After earning her master’s in education at CC, Kremer moved to Crested Butte, in 2006. A friend introduced her to the small ski town (population just over 1,500) at 8,885 feet, surrounded by 12- and 13,000-foot peaks. She secured a group sales position at Crested Butte Mountain Resort and ran on the dirt roads. “I didn’t know much about trail running, and I like to know the miles I run everyday—I’m not adventurous in that respect,” says Kremer, who still sets her alarm at either 4:52 or 5:52 a.m., depending on the season, to run or skin at the ski area before work, followed by an occasional evening double. 

Within a year, she joined Crested Butte Elementary School as a third grade teacher, worked summers at the local golf club, and met her then boyfriend J. Marshall Thomson, who became her avid run and ski training partner. By the time Kremer crossed the finish line of the Cart to Cart, she’d adapted to remote mountain life and was excited by the welcoming community. “At the race’s end, a neighbor asked if I’d run with her and we’re still great friends. I found friends who would hike fourteeners and run the flats, which goes way faster—that’s how I really got into trail running,” Kremer says. Soon, her regional race results became “decent,” recalls the humble athlete who won Gunnison’s 25K Sage Burner Trail Race in 2009. She then took second at the 17.1-mile Imogene Pass Run from Ouray to Telluride, followed by a sweep of first place finishes over the following two years including the Sage Burner, Leadville Trail Marathon, and Aspen Backcountry Marathon. A friend and professional athlete, Jari Kirkland, took notice. “I didn’t feel good enough for sponsorship. She reached out to Salomon, her sponsor for adventure racing, on my behalf in April 2012. I became one of the U.S. ambassadors,” says Kremer, who simultaneously landed an overseas teaching exchange in Italy at the International School of Trieste.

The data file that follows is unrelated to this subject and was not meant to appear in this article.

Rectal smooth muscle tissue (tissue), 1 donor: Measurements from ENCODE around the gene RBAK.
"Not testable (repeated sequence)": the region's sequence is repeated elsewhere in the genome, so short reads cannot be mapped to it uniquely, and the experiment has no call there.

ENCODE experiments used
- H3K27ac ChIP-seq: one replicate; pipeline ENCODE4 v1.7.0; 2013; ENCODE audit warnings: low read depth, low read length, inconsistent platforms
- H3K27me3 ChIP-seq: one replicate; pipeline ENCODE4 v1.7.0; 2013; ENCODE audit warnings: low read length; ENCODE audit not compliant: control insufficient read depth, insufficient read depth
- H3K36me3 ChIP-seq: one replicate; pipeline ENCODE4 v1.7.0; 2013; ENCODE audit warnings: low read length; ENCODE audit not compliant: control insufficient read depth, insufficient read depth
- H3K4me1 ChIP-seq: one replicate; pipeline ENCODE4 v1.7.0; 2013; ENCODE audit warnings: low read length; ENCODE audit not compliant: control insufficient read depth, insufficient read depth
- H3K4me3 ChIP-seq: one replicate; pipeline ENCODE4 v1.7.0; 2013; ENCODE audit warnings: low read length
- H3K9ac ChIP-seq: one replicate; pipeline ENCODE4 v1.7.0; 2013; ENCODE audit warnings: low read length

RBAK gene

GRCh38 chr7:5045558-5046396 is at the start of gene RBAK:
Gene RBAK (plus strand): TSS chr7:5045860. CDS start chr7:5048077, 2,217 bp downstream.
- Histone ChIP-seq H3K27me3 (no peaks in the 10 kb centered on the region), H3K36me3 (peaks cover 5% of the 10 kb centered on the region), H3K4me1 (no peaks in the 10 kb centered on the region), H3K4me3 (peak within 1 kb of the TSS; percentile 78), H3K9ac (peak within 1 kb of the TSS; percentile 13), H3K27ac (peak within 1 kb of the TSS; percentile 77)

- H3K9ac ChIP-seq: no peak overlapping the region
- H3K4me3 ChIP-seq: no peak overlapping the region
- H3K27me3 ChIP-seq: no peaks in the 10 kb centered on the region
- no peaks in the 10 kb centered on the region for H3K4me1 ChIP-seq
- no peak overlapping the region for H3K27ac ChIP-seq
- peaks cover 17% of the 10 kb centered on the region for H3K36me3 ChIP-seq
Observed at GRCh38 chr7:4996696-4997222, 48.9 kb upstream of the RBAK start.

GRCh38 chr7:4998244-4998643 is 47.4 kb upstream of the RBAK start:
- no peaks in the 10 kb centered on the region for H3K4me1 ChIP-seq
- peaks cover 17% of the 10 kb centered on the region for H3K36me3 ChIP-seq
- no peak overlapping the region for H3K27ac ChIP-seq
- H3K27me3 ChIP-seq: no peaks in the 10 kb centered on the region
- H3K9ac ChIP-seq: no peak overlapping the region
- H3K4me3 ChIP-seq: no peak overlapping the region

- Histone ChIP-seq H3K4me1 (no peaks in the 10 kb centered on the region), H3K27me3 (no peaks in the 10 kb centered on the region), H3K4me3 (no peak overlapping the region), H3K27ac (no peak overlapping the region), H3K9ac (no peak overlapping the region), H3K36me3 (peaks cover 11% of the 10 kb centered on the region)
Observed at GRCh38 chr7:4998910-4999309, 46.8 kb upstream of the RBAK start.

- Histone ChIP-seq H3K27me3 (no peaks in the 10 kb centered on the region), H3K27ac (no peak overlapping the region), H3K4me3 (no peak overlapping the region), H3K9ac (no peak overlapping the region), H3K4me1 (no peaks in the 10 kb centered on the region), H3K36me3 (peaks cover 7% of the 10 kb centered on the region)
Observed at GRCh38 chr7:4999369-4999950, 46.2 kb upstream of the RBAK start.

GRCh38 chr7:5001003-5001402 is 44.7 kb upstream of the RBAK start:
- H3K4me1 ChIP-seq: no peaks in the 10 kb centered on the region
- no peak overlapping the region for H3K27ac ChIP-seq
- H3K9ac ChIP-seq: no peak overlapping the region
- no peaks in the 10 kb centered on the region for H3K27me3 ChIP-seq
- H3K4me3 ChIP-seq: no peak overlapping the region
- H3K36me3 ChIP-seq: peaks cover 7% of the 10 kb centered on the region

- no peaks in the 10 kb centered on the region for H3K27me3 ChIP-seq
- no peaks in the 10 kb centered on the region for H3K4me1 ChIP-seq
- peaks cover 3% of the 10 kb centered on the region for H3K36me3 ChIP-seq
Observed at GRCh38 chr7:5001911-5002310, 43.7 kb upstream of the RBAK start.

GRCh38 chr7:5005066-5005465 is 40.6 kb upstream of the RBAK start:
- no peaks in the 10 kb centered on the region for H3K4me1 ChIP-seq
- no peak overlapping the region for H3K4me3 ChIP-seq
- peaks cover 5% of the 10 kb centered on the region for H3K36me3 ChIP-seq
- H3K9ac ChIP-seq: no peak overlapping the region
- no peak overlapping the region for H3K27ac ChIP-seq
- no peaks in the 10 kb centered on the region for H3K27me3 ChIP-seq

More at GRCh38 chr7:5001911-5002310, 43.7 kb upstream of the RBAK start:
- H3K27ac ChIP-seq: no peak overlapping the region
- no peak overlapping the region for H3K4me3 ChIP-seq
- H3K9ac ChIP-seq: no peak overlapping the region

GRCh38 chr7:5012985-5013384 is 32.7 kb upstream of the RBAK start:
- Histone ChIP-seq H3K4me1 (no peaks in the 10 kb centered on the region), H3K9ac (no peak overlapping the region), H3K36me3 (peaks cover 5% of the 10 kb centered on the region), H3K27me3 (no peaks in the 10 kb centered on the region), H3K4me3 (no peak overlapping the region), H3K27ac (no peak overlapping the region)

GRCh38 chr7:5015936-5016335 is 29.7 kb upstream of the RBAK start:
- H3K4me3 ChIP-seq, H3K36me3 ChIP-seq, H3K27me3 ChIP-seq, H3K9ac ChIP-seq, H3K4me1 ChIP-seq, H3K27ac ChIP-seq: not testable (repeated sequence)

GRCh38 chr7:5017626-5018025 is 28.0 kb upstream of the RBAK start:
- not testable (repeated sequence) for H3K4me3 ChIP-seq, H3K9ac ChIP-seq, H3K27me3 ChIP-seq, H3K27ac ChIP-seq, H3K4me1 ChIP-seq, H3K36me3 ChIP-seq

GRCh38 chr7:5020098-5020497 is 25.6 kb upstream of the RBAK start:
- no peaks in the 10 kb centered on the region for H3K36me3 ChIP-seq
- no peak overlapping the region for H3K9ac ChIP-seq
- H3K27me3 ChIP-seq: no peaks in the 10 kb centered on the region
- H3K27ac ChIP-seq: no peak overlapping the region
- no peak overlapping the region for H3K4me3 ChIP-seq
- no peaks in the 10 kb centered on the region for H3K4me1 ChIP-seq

Before moving to Europe, Kremer’s racing success hit a new level. She set the women’s course record at the 14.5-mile Mt. Evans Ascent in June, then took fourth at July’s Loon Mountain Race in New Hampshire—despite going off course—qualifying for the U.S. Mountain Running Team and the World Championships in Ponte di Legno, Italy, on September 2. When U.S. trail-running legend Pablo Vigil invited her to represent the U.S. at the Sierre-Zinal, she anxiously agreed: The 19-mile route in Switzerland’s Valais Alps is among the world’s most competitive sub-ultramarathons. “No one else could go do it—that’s the only reason I was invited. I was definitely the unknown soldier,” says Kremer self-deprecatingly. She placed second, “shocking everyone,” followed by taking the first U.S. win at Switzerland’s Jungfrau Marathon in two decades—the race also happened to be the World’s Long Distance Mountain Running Championships. Under a global spotlight, Kremer’s name caught like wildfire in the European scene. She was invited to race on the Italian Salomon Team while teaching abroad, competing in mountain running and ski mountaineering races on the weekends.